However, through the collective effort of small to large computer scientists, there are now programs and apps like GPT3 or Ghost Writer that can write entire essays just from one input sentence. This New Yorker article is written partly by a machine! I once had GPT3 write me a cover letter for a grocery store cashier position using only a few bullet points from my resume. It was incredibly choppy, and I doubt I would've gotten the job at Stop and Shop using that letter, but I was still really impressed with the machine's ability to match each bullet point to a qualification that it thought the job necessitated.
Life in Arlington:
Summer has finally arrived in Arlington! With the new CDC mask mandates slowly being lifted, restaurants are starting to get packed again - which of course makes it more time-consuming for me to get tacos. ARA has also lifted its mask mandate for vaccinated employees, and the office is almost at 2/3 capacity now. It makes me a little sullen that just when I get to meet more people, I have only a week left here. More interns have joined me, and I now have an office roommate!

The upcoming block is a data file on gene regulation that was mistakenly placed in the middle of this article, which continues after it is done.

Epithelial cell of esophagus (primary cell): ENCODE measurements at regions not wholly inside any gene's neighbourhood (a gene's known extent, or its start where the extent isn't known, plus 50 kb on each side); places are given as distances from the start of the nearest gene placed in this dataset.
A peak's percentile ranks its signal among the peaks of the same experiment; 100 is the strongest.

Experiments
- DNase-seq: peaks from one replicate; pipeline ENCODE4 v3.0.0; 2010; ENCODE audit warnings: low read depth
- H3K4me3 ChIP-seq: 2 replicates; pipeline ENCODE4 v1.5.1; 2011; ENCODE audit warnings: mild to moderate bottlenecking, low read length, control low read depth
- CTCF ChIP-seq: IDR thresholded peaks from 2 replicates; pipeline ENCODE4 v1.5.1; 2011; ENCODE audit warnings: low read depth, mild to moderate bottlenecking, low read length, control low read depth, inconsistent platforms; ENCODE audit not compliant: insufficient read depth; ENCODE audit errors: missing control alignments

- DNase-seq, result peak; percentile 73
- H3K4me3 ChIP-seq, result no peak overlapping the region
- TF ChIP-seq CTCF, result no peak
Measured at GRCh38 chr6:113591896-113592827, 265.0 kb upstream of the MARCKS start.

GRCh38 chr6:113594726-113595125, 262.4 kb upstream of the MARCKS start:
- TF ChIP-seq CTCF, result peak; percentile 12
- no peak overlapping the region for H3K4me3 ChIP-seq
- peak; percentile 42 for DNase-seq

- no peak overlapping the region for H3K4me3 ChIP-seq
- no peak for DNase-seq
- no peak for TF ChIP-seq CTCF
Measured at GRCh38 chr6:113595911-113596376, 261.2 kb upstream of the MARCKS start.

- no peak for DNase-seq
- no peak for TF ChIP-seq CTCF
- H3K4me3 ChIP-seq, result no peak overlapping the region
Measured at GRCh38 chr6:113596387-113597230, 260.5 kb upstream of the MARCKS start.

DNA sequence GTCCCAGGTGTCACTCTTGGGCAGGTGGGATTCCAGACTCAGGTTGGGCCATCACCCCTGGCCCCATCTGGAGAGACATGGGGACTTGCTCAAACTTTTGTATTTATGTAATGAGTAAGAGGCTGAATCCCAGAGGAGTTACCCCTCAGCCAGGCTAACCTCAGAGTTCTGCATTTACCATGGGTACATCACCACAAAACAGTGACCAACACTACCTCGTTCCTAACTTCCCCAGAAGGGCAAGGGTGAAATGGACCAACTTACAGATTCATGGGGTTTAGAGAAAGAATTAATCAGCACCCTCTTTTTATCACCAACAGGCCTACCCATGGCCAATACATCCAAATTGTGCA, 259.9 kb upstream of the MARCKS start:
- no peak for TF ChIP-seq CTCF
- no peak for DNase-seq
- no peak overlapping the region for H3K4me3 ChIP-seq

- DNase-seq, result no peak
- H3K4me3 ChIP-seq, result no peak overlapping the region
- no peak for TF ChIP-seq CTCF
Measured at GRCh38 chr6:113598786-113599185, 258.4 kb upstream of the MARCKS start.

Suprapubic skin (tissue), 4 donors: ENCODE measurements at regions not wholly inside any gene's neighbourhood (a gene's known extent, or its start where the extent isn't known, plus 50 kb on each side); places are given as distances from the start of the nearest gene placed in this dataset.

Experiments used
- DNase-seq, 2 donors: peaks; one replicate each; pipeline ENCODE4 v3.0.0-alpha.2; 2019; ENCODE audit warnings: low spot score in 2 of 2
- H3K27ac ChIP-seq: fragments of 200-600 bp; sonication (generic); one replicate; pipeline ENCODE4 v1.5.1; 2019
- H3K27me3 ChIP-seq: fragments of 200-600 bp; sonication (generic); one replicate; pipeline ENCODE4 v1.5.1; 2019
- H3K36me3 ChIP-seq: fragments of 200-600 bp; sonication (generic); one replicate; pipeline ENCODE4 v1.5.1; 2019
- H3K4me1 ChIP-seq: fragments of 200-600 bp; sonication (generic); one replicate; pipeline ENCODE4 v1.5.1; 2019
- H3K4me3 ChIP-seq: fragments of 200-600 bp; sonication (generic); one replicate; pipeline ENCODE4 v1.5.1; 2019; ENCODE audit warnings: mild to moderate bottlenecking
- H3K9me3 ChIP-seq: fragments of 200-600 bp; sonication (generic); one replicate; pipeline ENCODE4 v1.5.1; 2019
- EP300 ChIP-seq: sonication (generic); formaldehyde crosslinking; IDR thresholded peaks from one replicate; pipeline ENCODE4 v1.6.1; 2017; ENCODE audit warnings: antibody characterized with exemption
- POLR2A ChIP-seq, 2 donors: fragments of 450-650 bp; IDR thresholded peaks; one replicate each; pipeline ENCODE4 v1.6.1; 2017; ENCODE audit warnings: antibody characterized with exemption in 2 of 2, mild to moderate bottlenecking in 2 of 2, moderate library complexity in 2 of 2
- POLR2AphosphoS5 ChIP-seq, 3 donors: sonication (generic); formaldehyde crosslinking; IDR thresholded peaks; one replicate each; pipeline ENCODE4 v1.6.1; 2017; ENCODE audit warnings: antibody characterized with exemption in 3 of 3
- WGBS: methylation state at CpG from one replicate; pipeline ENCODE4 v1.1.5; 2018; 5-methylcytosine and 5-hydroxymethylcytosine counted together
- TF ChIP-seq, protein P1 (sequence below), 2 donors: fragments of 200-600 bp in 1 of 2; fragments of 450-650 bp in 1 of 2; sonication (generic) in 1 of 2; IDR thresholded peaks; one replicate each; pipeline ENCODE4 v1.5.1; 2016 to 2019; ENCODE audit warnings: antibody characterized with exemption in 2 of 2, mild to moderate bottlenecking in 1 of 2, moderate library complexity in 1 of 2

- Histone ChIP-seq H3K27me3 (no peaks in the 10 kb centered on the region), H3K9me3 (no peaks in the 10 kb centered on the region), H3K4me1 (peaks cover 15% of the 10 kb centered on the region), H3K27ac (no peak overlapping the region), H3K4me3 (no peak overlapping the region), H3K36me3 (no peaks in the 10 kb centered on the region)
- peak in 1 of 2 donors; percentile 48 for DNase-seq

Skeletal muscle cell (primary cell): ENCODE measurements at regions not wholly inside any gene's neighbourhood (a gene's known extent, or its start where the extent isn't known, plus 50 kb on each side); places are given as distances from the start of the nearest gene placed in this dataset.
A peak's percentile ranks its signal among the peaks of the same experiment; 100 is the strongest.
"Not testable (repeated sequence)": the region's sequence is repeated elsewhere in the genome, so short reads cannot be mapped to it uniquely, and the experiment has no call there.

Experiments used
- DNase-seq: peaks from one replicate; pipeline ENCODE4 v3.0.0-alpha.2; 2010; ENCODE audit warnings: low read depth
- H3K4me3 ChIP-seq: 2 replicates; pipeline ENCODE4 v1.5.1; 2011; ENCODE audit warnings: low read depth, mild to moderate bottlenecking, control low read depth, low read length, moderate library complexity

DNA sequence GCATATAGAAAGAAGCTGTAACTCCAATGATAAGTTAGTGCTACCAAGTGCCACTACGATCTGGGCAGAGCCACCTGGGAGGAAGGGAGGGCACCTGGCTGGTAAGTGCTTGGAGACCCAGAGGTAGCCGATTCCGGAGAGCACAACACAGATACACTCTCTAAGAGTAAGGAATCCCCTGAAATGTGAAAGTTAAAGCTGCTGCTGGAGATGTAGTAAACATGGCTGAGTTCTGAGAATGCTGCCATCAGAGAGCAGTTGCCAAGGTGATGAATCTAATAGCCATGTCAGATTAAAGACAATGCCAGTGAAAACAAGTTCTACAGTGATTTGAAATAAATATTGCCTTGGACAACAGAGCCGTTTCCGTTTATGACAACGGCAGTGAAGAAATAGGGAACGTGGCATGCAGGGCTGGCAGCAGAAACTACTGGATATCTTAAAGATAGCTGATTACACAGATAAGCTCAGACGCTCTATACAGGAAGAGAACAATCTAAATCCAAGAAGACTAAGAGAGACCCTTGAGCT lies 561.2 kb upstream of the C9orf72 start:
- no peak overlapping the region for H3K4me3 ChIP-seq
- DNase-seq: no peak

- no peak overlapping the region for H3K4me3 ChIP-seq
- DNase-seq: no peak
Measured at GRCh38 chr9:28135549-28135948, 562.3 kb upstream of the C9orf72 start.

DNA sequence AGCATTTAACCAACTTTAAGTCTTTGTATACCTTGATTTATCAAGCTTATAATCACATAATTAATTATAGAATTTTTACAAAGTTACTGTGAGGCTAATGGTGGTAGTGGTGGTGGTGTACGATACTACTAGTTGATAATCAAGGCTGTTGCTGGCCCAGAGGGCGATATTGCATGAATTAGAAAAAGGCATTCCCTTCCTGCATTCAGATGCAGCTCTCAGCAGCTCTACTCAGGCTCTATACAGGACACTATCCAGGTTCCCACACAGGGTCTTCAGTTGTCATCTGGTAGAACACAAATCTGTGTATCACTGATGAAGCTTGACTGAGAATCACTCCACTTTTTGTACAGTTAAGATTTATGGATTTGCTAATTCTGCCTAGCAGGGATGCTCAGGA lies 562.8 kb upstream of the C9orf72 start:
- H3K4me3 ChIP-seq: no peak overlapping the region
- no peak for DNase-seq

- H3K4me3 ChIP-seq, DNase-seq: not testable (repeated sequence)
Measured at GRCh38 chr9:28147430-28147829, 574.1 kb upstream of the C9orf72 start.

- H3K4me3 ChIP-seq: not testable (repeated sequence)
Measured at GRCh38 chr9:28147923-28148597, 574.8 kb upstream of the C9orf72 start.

Week 2: count(weeks) = 2
May 16, 2021
Hello, everyone! I just passsed the halfway mark of my internship!
I am now on the last chapter of the NNFS textbook! All that's left to do is create a neural network that classifies using Fashion MNIST - a "fashion" version of the previously discussed MNIST database, but instead of digits, the images are of various pieces of clothing. It's basically putting everything I've learned to the test, and if I can do this correctly, I can move on to adapting my neural network for seismic data. It's kind of crazy that just two weeks ago, it took me two very confusing hours just to install the Python app on my laptop.